Where Are Our Cars Produced? The Auto Industry and Its Changing Geography

Feb 19, 2009
12:00pm1:30pm
B-340 Rayburn House Office Building

Event Video

Featuring:

Dr. Thomas Klier
Senior Economist
Federal Reserve Bank of Chicago

Please Click here to view Dr. Klier's power point presentation. 

When the top executives from the “Big Three” auto manufacturers came to Washington to seek aid from the federal government they claimed that the domestic auto industry was vital to the overall U.S. economy.  Certainly, it has been key to Michigan’s economy for many decades. Yet while the state continues as the center of the U.S. auto industry, its role has been diminished as foreign automakers tended to locate their production facilites in the southern states.  As a result, the geography of the auto industry has changed rather dramatically in the last 30 years.

In addition to the auto manufacturers, the auto industry includes many motor vehicle parts suppliers. That part of the industry is large – parts suppliers contribute about 70% of the value added of a motor vehicle - but not as well understood as the assembly sector.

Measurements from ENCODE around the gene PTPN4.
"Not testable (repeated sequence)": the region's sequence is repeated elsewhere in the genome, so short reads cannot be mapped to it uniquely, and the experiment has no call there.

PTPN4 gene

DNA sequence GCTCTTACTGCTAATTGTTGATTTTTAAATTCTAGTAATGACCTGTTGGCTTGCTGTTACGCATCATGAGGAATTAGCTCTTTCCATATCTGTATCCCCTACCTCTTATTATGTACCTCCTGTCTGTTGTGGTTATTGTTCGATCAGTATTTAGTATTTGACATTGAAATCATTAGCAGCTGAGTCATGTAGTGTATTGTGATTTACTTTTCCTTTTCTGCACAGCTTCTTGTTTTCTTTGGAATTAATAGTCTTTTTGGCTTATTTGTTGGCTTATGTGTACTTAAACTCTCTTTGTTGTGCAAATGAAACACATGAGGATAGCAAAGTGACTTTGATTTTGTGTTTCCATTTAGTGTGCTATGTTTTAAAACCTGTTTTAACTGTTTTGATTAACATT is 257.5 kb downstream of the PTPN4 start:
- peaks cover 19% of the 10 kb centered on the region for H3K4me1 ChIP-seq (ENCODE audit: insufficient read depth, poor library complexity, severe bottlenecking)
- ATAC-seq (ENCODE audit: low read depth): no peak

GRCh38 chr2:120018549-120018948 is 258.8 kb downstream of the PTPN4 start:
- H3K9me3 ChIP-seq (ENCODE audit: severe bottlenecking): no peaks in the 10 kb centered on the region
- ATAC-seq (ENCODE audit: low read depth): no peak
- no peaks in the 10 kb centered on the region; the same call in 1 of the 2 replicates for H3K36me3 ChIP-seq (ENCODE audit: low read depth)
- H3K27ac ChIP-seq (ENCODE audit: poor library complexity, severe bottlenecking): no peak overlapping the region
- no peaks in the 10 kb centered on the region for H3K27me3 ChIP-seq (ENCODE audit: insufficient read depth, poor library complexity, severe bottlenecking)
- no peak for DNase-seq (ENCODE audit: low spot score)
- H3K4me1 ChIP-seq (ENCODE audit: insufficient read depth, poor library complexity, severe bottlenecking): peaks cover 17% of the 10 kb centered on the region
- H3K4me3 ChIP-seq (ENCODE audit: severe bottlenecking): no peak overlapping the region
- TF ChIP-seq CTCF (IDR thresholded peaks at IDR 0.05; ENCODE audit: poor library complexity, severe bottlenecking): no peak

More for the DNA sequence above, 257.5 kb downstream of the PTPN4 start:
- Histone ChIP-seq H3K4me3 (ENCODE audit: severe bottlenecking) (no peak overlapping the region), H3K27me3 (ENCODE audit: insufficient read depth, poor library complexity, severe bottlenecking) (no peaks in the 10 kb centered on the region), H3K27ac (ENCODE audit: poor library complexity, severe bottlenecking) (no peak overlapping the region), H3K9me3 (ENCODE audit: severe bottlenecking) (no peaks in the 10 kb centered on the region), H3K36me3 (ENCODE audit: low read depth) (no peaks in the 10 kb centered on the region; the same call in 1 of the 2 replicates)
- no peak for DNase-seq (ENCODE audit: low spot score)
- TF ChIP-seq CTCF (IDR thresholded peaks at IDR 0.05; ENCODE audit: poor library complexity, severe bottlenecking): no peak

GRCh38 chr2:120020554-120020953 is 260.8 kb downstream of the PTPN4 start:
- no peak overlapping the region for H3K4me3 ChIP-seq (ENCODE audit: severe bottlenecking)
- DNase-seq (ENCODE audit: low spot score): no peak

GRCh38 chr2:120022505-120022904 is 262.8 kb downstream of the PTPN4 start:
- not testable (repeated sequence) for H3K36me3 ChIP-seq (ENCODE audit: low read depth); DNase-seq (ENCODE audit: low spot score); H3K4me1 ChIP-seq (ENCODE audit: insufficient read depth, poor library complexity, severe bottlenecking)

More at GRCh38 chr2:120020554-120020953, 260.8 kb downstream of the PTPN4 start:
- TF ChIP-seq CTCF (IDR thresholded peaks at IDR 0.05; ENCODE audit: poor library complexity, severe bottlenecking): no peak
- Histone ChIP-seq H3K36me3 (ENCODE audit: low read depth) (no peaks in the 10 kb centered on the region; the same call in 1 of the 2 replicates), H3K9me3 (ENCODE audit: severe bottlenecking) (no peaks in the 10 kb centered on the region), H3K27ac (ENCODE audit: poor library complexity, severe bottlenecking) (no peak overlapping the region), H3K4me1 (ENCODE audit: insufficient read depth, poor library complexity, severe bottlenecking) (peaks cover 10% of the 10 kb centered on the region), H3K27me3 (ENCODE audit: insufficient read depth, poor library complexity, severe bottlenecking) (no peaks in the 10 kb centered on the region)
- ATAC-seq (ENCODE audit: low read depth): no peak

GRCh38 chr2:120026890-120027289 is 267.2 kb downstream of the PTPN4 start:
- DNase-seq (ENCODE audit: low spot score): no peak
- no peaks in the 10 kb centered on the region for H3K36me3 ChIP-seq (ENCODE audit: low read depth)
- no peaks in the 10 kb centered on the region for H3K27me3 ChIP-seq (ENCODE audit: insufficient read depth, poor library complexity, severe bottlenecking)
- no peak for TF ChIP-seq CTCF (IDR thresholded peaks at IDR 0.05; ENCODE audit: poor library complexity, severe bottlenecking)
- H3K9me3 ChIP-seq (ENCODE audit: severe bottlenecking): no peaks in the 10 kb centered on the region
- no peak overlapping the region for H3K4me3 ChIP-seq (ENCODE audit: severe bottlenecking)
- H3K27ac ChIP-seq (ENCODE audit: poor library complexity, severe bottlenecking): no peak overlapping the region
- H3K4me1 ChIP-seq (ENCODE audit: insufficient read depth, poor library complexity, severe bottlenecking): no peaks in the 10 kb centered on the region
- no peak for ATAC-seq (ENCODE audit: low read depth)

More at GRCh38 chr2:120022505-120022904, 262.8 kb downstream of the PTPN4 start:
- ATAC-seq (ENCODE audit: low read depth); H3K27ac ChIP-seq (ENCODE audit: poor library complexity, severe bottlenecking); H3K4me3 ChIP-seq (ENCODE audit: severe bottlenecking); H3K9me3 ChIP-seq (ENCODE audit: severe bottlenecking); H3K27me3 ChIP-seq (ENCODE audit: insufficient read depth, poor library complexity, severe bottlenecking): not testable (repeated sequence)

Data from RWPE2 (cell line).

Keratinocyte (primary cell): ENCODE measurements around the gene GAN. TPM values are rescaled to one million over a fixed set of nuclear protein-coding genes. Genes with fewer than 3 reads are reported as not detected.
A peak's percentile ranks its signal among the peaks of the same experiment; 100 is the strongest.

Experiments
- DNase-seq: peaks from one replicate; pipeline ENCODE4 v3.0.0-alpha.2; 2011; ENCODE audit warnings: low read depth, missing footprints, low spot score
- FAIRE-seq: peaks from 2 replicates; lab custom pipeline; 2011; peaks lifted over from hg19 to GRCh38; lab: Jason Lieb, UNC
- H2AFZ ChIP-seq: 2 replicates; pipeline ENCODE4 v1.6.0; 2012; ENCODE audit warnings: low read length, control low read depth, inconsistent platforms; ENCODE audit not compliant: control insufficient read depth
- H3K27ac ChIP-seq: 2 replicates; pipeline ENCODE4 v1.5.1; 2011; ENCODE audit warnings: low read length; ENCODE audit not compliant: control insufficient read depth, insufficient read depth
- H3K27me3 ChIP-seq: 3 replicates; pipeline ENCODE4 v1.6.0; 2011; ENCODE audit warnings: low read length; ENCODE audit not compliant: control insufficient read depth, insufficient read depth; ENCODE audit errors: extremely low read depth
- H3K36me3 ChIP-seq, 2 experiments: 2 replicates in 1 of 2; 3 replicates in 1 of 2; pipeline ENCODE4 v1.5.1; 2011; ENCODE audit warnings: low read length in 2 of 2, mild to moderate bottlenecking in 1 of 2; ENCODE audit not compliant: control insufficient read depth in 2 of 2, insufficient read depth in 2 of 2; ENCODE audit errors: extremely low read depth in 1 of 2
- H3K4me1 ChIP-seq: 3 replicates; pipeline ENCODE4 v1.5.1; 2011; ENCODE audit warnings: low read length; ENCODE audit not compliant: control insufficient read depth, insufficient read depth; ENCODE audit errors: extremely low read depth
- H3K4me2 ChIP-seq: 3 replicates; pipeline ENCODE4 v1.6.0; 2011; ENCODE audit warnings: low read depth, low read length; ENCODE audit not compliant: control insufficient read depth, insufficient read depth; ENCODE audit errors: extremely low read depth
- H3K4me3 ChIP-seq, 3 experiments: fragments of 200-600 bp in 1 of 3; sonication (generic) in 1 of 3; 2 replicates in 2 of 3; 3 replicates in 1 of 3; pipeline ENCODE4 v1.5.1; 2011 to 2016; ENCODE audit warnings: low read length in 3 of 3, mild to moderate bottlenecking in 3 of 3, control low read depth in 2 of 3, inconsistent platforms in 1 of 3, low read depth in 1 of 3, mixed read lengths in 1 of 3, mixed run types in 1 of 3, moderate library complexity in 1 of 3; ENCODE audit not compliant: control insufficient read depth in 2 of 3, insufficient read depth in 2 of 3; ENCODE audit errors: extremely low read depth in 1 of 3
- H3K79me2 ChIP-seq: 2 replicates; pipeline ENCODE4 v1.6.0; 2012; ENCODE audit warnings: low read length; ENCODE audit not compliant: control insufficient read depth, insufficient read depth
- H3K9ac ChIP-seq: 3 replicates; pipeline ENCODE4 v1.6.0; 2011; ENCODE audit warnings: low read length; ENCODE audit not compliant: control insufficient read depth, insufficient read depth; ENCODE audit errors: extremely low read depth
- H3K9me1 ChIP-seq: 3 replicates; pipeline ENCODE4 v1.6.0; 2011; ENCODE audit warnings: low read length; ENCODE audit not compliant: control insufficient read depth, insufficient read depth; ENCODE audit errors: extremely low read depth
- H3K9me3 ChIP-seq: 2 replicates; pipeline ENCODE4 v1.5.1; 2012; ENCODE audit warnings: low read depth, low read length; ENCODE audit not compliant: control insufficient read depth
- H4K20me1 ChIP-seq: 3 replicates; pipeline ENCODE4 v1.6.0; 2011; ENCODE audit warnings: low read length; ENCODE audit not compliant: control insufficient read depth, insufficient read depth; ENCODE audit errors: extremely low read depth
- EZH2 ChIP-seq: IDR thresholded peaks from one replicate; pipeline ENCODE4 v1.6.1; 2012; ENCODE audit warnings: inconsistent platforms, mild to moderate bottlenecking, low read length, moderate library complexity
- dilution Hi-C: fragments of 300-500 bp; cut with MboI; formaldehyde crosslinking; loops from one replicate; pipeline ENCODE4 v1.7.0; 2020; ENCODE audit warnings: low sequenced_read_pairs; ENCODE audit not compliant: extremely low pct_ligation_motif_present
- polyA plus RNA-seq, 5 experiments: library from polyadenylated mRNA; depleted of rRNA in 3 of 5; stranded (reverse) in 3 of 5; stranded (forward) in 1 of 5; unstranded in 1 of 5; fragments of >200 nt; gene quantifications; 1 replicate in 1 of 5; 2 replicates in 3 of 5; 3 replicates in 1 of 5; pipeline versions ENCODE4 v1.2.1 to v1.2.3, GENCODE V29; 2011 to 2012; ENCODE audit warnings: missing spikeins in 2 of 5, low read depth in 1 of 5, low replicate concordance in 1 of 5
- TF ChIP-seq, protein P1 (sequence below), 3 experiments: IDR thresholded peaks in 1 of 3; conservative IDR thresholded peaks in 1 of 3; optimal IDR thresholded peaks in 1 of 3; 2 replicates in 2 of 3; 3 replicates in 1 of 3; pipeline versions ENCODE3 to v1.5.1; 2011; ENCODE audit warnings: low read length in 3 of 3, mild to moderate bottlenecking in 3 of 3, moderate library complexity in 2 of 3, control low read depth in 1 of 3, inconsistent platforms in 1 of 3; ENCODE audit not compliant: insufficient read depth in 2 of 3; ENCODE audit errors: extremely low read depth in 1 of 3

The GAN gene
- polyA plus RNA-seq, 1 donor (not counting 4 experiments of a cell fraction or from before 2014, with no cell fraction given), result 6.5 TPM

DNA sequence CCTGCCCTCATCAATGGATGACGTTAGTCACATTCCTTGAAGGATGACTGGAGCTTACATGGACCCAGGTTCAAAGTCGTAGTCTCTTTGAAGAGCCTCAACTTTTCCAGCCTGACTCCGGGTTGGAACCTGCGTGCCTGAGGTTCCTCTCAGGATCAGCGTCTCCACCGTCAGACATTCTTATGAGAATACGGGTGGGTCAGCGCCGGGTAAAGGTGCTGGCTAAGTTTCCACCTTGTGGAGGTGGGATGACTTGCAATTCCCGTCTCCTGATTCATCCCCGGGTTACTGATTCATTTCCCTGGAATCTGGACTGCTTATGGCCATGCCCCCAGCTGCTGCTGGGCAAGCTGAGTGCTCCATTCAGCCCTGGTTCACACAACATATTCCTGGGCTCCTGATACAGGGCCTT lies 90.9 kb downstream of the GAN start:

Dr. Thomas Klier from the Federal Reserve Bank of Chicagoand co-author of the new book, “Who Really Made Your Car? Restructuring and Geographic Change in the Auto Industry” will join the Capitol Hill Campus Program for a special look at the auto industry.

In this session we will address questions such as:

  • What role do parts suppliers play in the overall auto industry and why are they important?
  • Where are auto manufacturers locating new plants? What is the “auto corridor”? Are producers moving out of the Midwest?
  • What may the auto industry look like in the next decade?